### Correlation

#### Introduction

In most statistical packages, correlational analysis is a technique use to measure the association between two variables. A **correlation coefficient** (**r**) is a statistic used for measuring the strength of a supposed linear association between two variables. The most common correlation coefficient is the **Pearson** correlation coefficient. Other types of correlation coefficients are available. Generally, the correlation coefficient varies from -1 to +1.

#### Learning Outcomes

After studying this document you should be able to do the following:

- Conduct and interpret a correlation analysis using interval data.
- Conduct and interpret a correlation analysis using ordinal data.
- Conduct and interpret a correlation analysis using categorical data.

#### Scatterplot

The existence of a statistical association between two variables is most apparent in the appearance of a diagram called a scatterplot. A scatterplot is simply a cloud of points of the two variables under investigation. The diagrams below shows the scatterplots of sets of data with varying degrees of linear association.

**Scatterplots of sets of data with varying degrees of linear association**

**?**

Figure 1 clearly shows a linear association between the two variables and the coefficient of correlation r is +1. For Figure 2, r is -1. In Figure 3, the two variables do not show any degree of linear association at all, r = 0. The scatterplot of Figure 4 shows some degree of association between the two variables and r is about +0.65. From the scatterplot, we can see very clearly whether there is a linear association between the two variables and guess accurately the value of the correlation coefficient. After looking a the scatterplot, we then go ahead and confirm the association by conducting a correlation analysis. However, from the correlation coefficient alone, we can not say much about the linear association between the two variables.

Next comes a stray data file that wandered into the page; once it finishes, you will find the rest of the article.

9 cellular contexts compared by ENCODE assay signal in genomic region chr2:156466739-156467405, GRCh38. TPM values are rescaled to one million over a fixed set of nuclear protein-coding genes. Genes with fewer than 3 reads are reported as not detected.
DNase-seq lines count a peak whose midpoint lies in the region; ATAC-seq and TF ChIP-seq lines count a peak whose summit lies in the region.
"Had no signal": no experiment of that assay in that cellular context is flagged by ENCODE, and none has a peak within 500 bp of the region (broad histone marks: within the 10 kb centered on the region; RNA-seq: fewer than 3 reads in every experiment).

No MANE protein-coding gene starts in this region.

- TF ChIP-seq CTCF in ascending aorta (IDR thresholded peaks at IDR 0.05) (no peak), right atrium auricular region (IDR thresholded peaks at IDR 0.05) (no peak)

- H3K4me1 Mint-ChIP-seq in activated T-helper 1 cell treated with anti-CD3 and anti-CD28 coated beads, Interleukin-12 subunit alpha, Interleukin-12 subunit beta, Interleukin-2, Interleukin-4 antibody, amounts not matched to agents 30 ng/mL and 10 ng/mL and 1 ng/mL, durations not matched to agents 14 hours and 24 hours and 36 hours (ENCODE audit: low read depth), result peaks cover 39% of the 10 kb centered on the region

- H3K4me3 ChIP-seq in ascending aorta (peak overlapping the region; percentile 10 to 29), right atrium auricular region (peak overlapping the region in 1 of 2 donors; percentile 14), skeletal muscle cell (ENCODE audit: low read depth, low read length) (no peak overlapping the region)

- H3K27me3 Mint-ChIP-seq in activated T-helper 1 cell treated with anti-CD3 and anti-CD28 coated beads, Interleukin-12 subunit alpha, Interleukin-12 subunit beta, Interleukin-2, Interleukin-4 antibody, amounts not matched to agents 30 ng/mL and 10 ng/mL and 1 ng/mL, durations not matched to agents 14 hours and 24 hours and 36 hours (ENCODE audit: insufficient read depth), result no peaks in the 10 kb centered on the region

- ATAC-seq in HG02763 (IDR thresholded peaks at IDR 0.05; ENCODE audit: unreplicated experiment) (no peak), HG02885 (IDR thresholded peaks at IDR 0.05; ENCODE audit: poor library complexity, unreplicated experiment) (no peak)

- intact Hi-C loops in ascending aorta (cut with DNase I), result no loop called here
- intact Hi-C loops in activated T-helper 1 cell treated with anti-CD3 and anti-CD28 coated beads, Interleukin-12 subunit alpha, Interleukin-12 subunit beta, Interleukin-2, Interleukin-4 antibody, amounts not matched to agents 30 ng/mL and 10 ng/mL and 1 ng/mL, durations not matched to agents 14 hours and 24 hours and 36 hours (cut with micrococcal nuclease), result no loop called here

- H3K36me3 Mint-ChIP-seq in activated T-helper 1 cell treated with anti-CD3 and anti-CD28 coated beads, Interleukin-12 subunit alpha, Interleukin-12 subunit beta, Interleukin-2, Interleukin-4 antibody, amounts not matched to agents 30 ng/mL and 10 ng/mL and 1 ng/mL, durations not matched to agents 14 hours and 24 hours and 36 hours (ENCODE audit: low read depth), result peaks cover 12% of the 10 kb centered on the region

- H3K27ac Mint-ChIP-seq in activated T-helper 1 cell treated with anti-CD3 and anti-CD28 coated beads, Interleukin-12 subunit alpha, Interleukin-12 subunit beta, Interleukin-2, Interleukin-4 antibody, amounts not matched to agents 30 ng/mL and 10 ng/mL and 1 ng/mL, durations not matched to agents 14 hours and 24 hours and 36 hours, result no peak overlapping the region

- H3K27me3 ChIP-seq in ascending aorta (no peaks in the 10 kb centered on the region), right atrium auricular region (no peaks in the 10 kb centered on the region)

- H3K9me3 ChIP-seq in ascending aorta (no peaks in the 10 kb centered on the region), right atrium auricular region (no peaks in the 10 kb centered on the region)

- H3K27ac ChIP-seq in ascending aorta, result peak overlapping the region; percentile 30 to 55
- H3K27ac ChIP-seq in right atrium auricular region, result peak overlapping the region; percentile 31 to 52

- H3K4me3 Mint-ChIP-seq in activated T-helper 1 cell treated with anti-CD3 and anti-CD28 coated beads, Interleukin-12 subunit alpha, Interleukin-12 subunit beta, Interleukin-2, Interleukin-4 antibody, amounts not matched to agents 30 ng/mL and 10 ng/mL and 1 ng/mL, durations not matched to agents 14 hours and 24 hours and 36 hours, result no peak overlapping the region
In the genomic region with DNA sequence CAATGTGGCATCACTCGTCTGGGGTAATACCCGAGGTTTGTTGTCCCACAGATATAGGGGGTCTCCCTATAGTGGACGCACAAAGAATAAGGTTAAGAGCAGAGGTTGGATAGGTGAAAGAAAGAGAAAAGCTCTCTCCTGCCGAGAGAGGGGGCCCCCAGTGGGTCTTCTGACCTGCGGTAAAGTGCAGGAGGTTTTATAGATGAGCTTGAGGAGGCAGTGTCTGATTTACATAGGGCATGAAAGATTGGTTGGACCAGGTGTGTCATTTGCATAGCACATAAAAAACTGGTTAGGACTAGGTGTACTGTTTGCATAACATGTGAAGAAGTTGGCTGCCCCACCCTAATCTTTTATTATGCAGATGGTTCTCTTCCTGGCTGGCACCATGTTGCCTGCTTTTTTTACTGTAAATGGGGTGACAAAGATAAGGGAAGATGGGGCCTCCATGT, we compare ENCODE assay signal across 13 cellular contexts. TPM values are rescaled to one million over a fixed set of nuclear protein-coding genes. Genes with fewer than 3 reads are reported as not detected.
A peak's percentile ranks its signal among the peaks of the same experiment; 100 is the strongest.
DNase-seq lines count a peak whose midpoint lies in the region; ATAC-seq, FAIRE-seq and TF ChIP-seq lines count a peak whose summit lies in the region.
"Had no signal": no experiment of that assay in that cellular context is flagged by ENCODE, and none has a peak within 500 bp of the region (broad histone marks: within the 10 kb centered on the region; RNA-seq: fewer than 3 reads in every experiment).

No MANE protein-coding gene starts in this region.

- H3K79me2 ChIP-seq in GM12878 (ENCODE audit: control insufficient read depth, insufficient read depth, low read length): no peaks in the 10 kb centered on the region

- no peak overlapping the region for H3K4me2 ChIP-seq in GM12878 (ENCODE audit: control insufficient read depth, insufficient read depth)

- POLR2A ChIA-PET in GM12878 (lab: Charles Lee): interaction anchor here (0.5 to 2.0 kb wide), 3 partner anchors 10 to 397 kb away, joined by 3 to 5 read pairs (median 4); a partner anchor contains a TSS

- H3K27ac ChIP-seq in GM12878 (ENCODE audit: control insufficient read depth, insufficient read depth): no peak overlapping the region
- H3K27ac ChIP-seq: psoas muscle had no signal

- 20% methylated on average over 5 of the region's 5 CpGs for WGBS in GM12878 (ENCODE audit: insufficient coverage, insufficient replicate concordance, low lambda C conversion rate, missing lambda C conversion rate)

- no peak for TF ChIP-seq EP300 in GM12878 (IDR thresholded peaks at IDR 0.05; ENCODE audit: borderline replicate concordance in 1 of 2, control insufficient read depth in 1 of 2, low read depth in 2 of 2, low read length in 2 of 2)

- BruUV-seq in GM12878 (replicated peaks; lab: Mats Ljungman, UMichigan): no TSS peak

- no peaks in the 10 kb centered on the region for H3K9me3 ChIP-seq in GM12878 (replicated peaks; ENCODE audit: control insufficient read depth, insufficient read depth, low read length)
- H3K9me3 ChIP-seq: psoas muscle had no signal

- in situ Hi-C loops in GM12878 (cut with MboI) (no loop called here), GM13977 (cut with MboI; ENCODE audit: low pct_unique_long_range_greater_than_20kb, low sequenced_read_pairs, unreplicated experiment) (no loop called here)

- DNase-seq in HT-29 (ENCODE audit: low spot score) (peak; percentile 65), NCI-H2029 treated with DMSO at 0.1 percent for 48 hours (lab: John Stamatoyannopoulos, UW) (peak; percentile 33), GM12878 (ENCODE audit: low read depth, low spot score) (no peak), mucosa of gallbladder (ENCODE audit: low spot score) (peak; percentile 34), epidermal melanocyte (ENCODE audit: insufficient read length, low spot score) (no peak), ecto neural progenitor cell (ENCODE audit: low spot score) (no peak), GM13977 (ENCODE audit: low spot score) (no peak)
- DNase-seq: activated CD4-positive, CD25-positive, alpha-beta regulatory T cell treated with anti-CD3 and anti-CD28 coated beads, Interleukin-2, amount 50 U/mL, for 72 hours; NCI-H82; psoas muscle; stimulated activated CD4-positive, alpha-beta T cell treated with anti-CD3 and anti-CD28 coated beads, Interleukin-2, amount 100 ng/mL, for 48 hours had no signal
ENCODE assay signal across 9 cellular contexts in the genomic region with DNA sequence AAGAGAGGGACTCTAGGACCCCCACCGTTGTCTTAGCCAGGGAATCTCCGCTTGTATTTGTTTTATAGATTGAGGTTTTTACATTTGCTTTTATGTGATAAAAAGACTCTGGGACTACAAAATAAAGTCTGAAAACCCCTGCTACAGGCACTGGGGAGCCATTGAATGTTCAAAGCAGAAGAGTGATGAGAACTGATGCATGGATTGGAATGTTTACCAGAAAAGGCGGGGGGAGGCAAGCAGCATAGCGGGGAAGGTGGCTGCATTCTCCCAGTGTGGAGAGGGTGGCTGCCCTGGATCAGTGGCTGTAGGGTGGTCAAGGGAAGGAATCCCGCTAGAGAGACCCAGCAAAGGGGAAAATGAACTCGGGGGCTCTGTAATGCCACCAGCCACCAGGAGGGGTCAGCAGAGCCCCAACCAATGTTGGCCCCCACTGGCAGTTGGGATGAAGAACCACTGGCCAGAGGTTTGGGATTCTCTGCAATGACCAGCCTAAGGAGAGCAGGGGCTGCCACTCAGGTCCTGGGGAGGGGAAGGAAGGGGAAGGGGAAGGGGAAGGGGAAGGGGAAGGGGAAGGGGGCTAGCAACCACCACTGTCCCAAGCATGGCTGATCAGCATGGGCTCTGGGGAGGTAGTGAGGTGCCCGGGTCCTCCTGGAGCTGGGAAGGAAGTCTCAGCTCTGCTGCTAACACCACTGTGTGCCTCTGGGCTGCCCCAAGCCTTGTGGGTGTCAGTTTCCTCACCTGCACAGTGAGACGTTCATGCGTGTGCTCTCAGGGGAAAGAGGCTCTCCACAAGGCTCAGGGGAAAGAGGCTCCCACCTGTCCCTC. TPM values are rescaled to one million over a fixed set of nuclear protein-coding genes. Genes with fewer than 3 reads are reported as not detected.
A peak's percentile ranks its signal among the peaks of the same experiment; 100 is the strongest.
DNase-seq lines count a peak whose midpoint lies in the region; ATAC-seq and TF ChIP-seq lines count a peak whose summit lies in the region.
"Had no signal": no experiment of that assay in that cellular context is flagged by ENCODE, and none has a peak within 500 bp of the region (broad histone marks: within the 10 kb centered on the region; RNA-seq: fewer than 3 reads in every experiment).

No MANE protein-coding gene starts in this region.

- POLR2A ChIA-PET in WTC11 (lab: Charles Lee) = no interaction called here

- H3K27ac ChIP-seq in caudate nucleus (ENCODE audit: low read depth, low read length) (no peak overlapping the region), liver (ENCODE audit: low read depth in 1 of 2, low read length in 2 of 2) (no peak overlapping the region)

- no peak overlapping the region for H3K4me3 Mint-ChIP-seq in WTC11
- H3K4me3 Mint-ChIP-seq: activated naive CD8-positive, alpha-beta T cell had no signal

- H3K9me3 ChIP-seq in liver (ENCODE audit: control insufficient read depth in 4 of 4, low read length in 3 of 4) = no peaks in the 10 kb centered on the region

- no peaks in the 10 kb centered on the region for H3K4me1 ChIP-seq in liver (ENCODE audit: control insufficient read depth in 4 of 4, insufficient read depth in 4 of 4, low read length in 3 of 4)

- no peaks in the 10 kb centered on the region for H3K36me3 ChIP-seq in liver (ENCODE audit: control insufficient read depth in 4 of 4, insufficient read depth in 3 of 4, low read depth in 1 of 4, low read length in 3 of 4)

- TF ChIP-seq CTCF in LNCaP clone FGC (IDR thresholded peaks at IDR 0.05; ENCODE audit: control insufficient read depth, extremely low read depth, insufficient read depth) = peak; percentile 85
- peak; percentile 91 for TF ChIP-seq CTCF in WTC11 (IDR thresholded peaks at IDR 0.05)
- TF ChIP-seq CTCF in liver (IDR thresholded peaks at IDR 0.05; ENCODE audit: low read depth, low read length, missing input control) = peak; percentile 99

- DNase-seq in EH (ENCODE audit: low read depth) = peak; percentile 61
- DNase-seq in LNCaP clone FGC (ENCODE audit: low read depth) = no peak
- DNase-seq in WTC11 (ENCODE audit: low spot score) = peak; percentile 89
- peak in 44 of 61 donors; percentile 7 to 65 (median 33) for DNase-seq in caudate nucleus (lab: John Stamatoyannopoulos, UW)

#### How to conduct and interpret a correlation analysis using interval data

Suppose you are interested in finding whether there is an association between people monthly expenditure and income. To investigate this, you collected data from ten subjects as shown on Table 1 below.

**Table 1: Set of paired data**

**?**

#### Preparing the Data set

Start SPSS, define the variables names *income* and *expend* and use the **Define Labels** procedure to provide fuller names such as *Income / month* and *Expenditure / month*. Type in the data and save under a suitable name. To conduct the correlation analysis, it is advisable to produce a scatterplot of the two variables first.

To produce the scatterplot choose:

**Graphs**